mon 22/07/2024

Supersonic Festival Launch Party, Centrala, Birmingham | reviews, news & interviews

Supersonic Festival Launch Party, Centrala, Birmingham

Supersonic Festival Launch Party, Centrala, Birmingham

A taste of the exotic, the esoteric and the occasionally deranged

Agathe Max of Kuro

Regular subscribers to the Arts Desk may have noticed a certain view from some of our number that the Glastonbury Festival is the annual musical and social high point of the year in the UK. On this subject, I would beg to differ and instead claim Birmingham’s wilfully uncommercial celebration of the weird and the wonderful, the Supersonic Festival, to be my most eagerly awaited annual sonic celebration.

So, it was with some disappointment that it became apparent that 2016 was to be a fallow year in the West Midlands and that we were to be denied this year’s sonic medicine and strangely mind-bending celebrations. However, just as winter starts to make an appearance and temperatures begin to plummet, thoughts turn to 2017 and the return of our favourite blow-out with a two-day taster in inner city Digbeth’s Centrala venue of the beautiful, the odd, and occasionally the downright musically brutal.

Stinky Wizzleteat laid down monumental slabs of stoner-sized metal

On Friday evening we were presented with a mix of sounds that laid out the Festival’s stall in no uncertain terms. Local ambient industrialists Mothwasp opened proceedings with their guitar and drums instrumental crunch. Shrouded in deep red lighting and a slowly thickening cloud of smoke, it was a fitting beginning to the weekend. Things really began to warm up, however, with the appearance of brutalist motorik heroes Sex Swing.

A group of older geezers with skinheads and beards and resembling nightclub bouncers, they arrived onstage and soon imposed an industrial throb and squawking free jazz-ish saxophone that banished all thoughts of the working week. Bathed in thick smoke and green and purple lighting and laying into “Grace Jones” and “Karnak” from their fine self-titled debut album, they turned up the feedback and reverb like Funhouse-era Stooges. Final song “Nighttime Worker” even got plenty of bodies moving with its gritty throb and relentless groove while Dan Chandler roared along like a beast from a place where civilisation is an unknown concept.

First night headliners Xylouris White (pictured below), on the other hand, brought something of the esoteric to the evening. A duo featuring free-jazz loving Dirty Three drummer Jim White and Cretan musical royalty (and Wayne Coyne lookalike) George Xylouris and his lute, they laid down some heavy cinematic world music on steroids. Building on a trance-like thumping groove, Xylouris White took in Pink Floydian psychedelic ebbs and souped-up Tinariwen-like trancey flows while dipping in and out of a long drawn-out Peloponnesian boogie than had plenty on their feet and shaking a leg.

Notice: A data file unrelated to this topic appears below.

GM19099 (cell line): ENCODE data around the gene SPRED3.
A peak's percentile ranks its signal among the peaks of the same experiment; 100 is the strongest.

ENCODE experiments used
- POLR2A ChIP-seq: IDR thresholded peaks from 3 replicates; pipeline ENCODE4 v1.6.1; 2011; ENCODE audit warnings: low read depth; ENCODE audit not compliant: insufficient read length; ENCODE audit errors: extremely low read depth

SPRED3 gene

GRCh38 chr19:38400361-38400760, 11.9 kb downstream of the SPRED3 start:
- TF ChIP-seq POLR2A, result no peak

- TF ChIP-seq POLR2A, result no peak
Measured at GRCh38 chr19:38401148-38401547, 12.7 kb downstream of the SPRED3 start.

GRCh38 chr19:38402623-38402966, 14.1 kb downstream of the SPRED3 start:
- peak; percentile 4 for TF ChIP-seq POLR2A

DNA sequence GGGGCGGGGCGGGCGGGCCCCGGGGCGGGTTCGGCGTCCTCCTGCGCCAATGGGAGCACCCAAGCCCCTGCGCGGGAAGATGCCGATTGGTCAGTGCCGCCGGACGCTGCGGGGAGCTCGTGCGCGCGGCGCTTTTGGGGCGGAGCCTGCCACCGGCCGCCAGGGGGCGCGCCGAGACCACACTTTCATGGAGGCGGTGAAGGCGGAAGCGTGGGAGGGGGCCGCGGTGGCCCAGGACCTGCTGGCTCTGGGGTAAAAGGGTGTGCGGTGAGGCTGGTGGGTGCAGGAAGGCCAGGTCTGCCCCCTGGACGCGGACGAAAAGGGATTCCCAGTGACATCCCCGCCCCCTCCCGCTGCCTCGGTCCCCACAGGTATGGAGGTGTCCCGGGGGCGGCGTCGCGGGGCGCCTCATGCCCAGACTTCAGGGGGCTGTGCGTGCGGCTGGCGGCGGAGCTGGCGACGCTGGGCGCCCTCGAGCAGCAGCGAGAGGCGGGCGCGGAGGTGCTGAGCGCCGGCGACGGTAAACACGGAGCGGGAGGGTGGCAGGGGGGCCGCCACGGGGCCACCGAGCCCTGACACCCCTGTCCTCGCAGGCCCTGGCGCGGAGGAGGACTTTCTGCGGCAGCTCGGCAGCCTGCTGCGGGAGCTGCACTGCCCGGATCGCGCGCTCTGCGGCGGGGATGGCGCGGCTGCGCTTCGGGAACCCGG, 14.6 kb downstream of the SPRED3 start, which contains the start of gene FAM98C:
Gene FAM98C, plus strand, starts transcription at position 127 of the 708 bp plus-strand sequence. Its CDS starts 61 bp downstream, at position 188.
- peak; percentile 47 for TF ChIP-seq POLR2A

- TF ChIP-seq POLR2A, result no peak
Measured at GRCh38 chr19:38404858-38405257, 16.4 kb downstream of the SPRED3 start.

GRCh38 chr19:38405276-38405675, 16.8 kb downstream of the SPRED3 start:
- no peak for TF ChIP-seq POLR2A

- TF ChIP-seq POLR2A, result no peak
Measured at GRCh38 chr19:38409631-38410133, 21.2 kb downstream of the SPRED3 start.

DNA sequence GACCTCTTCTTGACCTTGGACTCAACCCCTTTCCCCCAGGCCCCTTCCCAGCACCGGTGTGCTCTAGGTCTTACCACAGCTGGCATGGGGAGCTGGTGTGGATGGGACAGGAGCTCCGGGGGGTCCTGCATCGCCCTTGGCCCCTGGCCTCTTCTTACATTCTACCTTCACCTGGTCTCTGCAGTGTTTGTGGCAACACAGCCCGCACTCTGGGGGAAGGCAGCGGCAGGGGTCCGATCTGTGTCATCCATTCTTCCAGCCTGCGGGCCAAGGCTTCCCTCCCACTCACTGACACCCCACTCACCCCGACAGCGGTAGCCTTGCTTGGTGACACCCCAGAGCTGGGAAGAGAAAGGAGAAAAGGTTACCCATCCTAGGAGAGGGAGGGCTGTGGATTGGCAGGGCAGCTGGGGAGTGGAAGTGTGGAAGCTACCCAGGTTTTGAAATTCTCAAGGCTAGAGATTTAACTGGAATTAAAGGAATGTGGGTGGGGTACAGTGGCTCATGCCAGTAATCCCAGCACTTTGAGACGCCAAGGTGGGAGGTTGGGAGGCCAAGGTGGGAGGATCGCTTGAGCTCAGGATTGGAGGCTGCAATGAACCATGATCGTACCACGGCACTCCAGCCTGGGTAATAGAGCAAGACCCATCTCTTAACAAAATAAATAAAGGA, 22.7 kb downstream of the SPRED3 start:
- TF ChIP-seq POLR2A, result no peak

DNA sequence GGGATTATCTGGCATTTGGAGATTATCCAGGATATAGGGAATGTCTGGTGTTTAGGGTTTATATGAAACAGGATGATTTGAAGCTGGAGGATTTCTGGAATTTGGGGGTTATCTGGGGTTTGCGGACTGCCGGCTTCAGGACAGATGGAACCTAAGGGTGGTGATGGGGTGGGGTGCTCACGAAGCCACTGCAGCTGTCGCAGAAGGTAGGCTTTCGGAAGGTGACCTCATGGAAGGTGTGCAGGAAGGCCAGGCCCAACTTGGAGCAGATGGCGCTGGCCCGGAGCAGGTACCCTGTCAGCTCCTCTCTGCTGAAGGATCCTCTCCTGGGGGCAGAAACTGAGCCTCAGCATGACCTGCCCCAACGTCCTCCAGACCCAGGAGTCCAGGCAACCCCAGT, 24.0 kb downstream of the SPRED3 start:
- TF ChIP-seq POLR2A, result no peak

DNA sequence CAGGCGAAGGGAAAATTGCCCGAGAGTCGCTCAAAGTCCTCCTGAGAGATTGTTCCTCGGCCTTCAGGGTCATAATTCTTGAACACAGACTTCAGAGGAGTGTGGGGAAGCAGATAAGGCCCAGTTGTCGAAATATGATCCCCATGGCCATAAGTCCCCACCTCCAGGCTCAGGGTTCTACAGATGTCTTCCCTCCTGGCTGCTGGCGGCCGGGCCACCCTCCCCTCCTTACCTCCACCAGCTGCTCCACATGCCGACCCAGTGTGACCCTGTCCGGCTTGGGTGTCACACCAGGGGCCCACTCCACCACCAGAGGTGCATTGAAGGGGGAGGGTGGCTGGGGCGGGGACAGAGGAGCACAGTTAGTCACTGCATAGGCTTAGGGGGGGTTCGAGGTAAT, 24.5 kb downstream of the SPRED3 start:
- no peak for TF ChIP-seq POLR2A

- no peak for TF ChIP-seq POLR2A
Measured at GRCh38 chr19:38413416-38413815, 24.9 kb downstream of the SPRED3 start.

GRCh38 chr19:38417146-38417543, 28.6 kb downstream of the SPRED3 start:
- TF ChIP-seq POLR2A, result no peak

Saturday at Centrala turned out, if anything, to be even more sonically diverse than the opening evening. Taking in minimalist classical sounds, sludge rock, hypnotic percussion, grungey punk and techno beats, there was certainly something for everyone with an interest in the weird and the wonderful. However, the highlights came courtesy of ambient minimalists Kuro; metallic funksters Stinky Wizzleteat and electronics duo Giant Swan.

Kuro’s earthy drone of violin, electric cello, electronics and a pile of effects boxes turned out to be an unexpected treat. Agathe Max’s violin and Gareth Turner’s electric cello laid down atmospheric and cinematic loops that suggested North African drone music washed down with intense crescendos and bursts of feedback. Drawn from their recently released self-titled debut album, it was a set that defied easy pigeonholing but had a sizeable crowd enthralled with its psychedelic ambience and shamanic sonic landscapes.

Local lads Stinky Wizzleteat, on the other hand, were onstage to kick out the jams with adrenalin-fuelled heavy riffing. Kicking off with the magnificent “Snack Heavy”, their bearded singer was leaping around in the audience before the first chord was even struck and proceeded to stay there as the rest of the band laid down monumental slabs of stoner-sized metal to a more than receptive crowd.

The Supersonic Festival Launch Party was topped off with a wild set from electronic duo Giant Swan. Armed with turntables, electronics and a pile of effects pedals, Robin Stewart and Harry Wright treated us to a Suicide Of Western Culture-type vibe of largely instrumental dirty glitchy techno grooves and thumping beats with occasional dashes of post rock vibes and it certainly encouraged many to get up on their feet and go bonkers. It was a fine ending to a glorious weekend that certainly has me, for one, looking forward to the real deal of a proper Supersonic Festival in June 2017.

Taking in minimalist classical sounds, sludge rock, hypnotic percussion, grungey punk and techno beats, there was something for everyone


Editor Rating: 
Average: 5 (1 vote)

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